The revenues of the recorded music industry were, for example, higher than the combined revenues of the top 50 fasting-growing UK tech companies in 2014. The UK music industry generates £2.5 billion in exports annually. Music tours around Europe are a very important part of that long-term income. The music industry needs the freedom to trade and to break into and develop new markets. I know that noble Lords are familiar with the size of touring music events—it is rather like watching the credits at the end of a film as the names roll on and on. These are people who you may not be familiar with and whose names are unrecognised: riggers, electricians, sound engineers, digital engineers, painters, make-up, wardrobe, stage managers, visual effect teams, merchandisers and many more. The skilled engineers in the teams have accreditation which is recognised throughout the EU, so any change to that regime would affect the ability of UK tour operations companies to work with the speed and agility that permits night-to-night concerts in different major locations across Europe. Any restriction on movement across Europe could also result in temporary customs documents being needed. That would mean detailing every piece of equipment and merchandise, which would lead to delays at borders and increases in costs and time. Non-EU nationals performing or working on a tour would have to provide themselves with temporary work permits, as they do in France now if they come from a third country.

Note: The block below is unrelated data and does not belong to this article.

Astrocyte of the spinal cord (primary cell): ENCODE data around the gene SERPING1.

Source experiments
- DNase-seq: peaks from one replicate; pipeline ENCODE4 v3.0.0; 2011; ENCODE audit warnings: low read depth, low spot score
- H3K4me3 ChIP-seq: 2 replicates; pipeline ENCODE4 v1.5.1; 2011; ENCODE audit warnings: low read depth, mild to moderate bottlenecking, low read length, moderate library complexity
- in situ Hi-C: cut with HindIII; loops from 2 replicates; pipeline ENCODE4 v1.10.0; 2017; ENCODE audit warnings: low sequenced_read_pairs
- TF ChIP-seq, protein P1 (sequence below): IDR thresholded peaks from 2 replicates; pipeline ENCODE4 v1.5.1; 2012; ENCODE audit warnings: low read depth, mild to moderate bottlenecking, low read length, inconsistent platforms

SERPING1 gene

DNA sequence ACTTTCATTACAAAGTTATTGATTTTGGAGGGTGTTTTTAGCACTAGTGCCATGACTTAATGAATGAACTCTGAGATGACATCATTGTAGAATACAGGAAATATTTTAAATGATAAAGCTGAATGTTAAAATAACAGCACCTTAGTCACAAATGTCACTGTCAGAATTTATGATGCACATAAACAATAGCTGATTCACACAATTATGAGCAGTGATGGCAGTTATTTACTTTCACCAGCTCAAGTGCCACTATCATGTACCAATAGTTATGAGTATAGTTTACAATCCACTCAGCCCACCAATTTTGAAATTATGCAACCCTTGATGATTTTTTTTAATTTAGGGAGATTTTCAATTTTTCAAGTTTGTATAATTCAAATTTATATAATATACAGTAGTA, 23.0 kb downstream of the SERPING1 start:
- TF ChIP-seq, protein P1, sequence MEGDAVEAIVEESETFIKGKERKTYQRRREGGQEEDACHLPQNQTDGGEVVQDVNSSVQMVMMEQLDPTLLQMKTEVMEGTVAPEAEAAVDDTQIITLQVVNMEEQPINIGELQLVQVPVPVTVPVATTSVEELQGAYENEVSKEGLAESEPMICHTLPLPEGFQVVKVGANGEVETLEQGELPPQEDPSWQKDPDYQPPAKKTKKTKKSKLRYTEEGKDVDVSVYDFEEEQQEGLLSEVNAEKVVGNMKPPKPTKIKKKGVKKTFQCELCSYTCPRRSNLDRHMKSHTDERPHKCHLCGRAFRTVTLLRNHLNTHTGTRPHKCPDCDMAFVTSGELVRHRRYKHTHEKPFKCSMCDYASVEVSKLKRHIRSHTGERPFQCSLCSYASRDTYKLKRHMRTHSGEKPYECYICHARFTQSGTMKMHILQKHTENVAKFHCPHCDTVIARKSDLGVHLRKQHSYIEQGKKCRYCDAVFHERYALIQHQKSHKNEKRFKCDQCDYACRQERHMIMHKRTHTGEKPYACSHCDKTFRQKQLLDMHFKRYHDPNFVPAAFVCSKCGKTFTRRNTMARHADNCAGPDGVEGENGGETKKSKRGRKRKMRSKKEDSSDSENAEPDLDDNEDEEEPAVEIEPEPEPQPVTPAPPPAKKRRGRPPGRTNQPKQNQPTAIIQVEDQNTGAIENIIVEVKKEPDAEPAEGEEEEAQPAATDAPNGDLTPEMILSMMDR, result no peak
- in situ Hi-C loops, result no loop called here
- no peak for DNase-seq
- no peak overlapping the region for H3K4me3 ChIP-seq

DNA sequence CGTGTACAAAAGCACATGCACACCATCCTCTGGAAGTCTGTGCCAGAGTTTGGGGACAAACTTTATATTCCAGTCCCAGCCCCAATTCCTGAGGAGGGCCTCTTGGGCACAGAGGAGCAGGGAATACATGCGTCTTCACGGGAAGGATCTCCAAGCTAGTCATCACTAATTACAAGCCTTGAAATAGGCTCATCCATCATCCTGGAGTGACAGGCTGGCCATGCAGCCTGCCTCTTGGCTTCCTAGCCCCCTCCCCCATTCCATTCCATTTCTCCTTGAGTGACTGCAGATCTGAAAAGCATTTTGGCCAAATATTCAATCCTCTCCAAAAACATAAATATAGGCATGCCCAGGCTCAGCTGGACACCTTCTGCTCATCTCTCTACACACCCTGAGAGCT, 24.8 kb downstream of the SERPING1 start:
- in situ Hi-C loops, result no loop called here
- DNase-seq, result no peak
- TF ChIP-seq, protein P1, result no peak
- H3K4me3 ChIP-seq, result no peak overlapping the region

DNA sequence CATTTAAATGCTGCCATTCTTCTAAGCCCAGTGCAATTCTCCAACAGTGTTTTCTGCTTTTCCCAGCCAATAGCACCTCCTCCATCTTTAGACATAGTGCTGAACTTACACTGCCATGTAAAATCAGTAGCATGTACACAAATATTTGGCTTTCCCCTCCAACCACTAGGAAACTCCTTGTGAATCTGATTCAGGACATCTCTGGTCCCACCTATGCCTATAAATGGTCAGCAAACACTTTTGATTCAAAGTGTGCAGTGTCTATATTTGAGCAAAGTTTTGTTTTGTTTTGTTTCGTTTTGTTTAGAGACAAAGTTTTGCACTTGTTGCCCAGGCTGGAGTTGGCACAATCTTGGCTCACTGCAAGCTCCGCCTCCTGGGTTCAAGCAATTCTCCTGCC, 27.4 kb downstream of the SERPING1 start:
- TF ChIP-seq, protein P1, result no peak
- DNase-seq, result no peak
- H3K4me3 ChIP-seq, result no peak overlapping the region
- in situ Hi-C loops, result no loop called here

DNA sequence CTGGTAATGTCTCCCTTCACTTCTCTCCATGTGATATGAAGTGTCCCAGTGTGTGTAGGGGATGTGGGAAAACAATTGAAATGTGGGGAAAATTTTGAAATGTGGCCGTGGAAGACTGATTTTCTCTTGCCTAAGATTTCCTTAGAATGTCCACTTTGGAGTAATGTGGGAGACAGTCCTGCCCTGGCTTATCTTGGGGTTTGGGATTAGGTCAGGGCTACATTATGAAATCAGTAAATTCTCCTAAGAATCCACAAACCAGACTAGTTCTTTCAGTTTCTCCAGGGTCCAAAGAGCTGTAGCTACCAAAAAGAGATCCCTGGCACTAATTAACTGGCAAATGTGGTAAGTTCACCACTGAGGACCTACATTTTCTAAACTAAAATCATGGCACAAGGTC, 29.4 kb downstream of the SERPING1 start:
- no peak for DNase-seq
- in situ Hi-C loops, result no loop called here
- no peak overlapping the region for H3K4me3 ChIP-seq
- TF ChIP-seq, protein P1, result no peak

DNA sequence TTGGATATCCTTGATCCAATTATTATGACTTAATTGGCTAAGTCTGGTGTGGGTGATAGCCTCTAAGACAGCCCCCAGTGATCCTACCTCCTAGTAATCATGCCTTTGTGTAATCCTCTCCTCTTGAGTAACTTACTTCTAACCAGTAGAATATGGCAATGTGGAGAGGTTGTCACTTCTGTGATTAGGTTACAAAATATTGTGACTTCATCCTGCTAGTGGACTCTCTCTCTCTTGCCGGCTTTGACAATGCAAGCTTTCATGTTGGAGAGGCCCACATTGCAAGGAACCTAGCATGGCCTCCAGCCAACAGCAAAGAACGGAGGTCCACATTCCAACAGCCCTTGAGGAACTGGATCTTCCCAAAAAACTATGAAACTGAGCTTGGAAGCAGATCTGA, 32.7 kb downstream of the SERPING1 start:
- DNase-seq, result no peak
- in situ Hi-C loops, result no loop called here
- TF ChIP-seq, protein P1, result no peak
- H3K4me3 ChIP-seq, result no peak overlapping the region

Copyright and intellectual property issues enable creators such as composers, songwriters and lyricists to derive a financial return for their work. Ten per cent of those who work in the UK music industry hold another EU country’s passport. The need to source a skilled workforce is critical to the success of the industry, so frictionless movement of talent is essential.

In passing, I must say how sad I am at the departure of the European Youth Orchestra to Italy from its UK headquarters in London, where it has been since its foundation in 1976. The orchestra has about 120 players every year, aged between 17 and 24. It now appears unlikely that British players will be eligible in future years.

That is just one example from one sector, but it outlines the most difficult of the issues that are before us. These are the issues that I started with—the challenges that the Government must satisfy. The committee’s report points that out. There is a powerful link between trading services and the cross-border movement of persons. Intellectual property requires protection. Without agreement and safeguards this vital part of our economy will be under threat. This cannot be just about the survival of the services sector; surely it must also be about its ability to flourish.

In the absence of the Government’s document responding to this report, what is their view on the free movement of workers across borders, on protecting intellectual property, on the mutual recognition of qualifications and deviation from those regulations, and on maintaining the free flow of data? Tonight is the Government’s chance to indicate how they will deal with these issues and provide the confidence that we all need to ensure that the UK’s service industries can grow and flourish.